It’s not difficult to see why the Finborough has programmed a revival of Howard Brenton’s Magnificence. Written in 1973 during a time of financial crisis, IRA terrorism, and an emergent far-left radicalism, the echoes that permeate Brenton’s play resonate loudly 2016. But for all its political relevance, Magnificence also contains much that has lost its sting. What emerges from Josh Roche’s solid production is a dry, somewhat unreachable comment on the eternal factionalism of the British left. And not much else.

This is what Michael Billington loves to call a ‘state-of-the-nation’ play. Brenton subtly ladles a great swathe of England onto the stage, poking and prodding his characters with wit and dramatic flair. Jed (Joel Gillman) is the de facto leader of a five-strong group of flare-wearing, side-burned radicals who occupy an abandoned house in protest against the government’s handling of a housing crisis and, well, everything else. Over time, relations in the occupation begin to collapse and when the police finally kick the door down and haul Jed off to prison, battle lines are drawn where once there were none. Meanwhile, in a punt in Cambridge, an ailing Tory grandee (Hayward B Morse) bores his young protégé (Tim Faulkner) with hazy memories and bitter regrets of his days in the cabinet.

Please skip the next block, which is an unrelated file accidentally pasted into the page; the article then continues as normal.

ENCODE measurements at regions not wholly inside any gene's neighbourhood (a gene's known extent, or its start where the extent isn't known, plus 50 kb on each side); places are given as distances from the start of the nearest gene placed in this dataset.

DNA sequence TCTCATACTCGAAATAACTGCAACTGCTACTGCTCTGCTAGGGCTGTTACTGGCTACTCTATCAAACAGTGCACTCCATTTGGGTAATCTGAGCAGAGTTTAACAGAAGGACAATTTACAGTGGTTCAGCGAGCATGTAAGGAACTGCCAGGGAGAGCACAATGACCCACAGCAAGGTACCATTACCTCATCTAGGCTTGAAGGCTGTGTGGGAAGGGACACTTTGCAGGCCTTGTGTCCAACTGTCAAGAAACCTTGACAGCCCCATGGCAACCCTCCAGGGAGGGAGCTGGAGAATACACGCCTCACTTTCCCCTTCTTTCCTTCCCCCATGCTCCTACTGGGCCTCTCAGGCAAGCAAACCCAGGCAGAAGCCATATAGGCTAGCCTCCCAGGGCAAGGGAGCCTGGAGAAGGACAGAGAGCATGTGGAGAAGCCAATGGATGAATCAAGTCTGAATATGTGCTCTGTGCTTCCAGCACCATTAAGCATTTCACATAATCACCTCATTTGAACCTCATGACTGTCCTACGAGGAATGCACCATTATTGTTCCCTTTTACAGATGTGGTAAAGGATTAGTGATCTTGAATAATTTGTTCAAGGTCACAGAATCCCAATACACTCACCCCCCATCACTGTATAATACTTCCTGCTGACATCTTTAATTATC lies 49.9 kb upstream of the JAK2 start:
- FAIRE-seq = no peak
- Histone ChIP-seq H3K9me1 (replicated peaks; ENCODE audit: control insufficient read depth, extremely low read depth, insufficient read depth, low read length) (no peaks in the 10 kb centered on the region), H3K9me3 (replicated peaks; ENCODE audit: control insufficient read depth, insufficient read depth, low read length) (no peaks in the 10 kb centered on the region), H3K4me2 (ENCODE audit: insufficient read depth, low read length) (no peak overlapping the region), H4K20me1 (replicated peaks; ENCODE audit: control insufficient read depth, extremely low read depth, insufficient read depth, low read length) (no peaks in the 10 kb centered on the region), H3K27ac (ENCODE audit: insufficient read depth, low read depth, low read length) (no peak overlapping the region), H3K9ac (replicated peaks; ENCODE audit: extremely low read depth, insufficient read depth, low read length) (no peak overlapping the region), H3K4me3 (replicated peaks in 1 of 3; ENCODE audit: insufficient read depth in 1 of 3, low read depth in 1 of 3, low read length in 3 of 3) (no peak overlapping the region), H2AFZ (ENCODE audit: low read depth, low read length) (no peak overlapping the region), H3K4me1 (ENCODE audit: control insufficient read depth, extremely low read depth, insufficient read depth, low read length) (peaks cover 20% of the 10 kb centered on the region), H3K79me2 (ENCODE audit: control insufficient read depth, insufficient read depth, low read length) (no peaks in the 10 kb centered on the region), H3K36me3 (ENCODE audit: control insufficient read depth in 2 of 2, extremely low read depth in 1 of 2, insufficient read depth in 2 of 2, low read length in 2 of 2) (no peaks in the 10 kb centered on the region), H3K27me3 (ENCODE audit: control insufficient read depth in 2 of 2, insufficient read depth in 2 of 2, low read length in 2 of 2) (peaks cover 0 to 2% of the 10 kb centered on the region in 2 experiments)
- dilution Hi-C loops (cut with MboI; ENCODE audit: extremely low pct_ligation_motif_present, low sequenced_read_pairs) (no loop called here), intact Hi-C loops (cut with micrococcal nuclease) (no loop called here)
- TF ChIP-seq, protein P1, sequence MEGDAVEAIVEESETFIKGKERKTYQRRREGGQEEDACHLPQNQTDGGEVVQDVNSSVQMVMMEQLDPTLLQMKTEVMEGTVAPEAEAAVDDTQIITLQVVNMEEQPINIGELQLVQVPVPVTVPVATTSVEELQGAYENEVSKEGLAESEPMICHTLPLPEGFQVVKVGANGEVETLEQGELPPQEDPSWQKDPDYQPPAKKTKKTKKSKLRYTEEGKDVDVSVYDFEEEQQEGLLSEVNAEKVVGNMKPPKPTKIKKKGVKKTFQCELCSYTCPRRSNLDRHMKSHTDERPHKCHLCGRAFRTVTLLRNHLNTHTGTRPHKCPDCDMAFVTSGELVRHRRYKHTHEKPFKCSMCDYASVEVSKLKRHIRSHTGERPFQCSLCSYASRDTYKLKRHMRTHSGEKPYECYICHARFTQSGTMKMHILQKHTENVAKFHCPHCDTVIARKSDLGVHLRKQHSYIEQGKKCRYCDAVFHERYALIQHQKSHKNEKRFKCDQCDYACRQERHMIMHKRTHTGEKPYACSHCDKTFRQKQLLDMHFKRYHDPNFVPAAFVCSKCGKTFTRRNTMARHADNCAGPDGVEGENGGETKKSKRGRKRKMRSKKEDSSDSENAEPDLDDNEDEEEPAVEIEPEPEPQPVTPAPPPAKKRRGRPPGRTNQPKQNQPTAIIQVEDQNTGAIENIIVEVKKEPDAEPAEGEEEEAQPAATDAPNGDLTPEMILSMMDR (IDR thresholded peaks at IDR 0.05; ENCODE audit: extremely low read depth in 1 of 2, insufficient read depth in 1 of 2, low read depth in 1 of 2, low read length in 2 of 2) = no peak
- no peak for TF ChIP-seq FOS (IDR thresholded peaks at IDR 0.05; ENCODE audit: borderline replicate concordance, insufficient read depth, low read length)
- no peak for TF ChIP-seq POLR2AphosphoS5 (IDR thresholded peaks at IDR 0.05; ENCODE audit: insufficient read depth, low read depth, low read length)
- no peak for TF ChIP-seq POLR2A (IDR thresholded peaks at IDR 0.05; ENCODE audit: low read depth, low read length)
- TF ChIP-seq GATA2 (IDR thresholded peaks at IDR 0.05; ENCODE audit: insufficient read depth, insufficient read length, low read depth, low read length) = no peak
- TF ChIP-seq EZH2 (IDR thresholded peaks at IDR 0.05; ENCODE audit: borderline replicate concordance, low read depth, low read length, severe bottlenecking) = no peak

These adjacent storylines don’t exactly develop or interlink. They proceed in snapshots, each one a delightfully crafted conversation, before colliding in a sublimely droll final scene. Brenton drops in two dryly humorous cameos from an over-educated policeman (the enjoyably versatile Faulkner again) and a darkly bitter bailiff (Chris Porter). As a result, it’s difficult to invest in individual characters, but impossible not to appreciate Brenton’s panoramic scope. It’s not emotionally involving, but it’s impressive.

Perhaps Magnificence is more affecting for people that lived through the seventies, that remember Ted Heath’s premiership, and that reminisce about the time they could wear bandanas and Che Guevara t-shirts and not look ridiculous. But for theatre-goers below the age of fifty, there’s not a lot of sustenance beyond the jokes and the political observations. And when the small thrill of linking the deteriorating unity of the occupiers with the deteriorated unity of Corbyn’s Labour has worn off, the ill-defined characters and the staccato, underdeveloped plot just aren’t enough.

Which is not to criticise Roche’s production. His direction is imaginative and playful and, together with designer Phil Lindley, he manages to transport the intimate space from a shabby London squat, to the banks of the river Cam, and beyond. His cast are adept and there are particularly stylish performances from Faulkner, Porter, and Morse. No, the tepidity of this revival stems not from the creative team but from Brenton’s play, which time has not looked kindly upon, despite its superficial topicality.

Magnificence is playing the Finborough Theatre until November 19.

Photo: Tegid Cartwright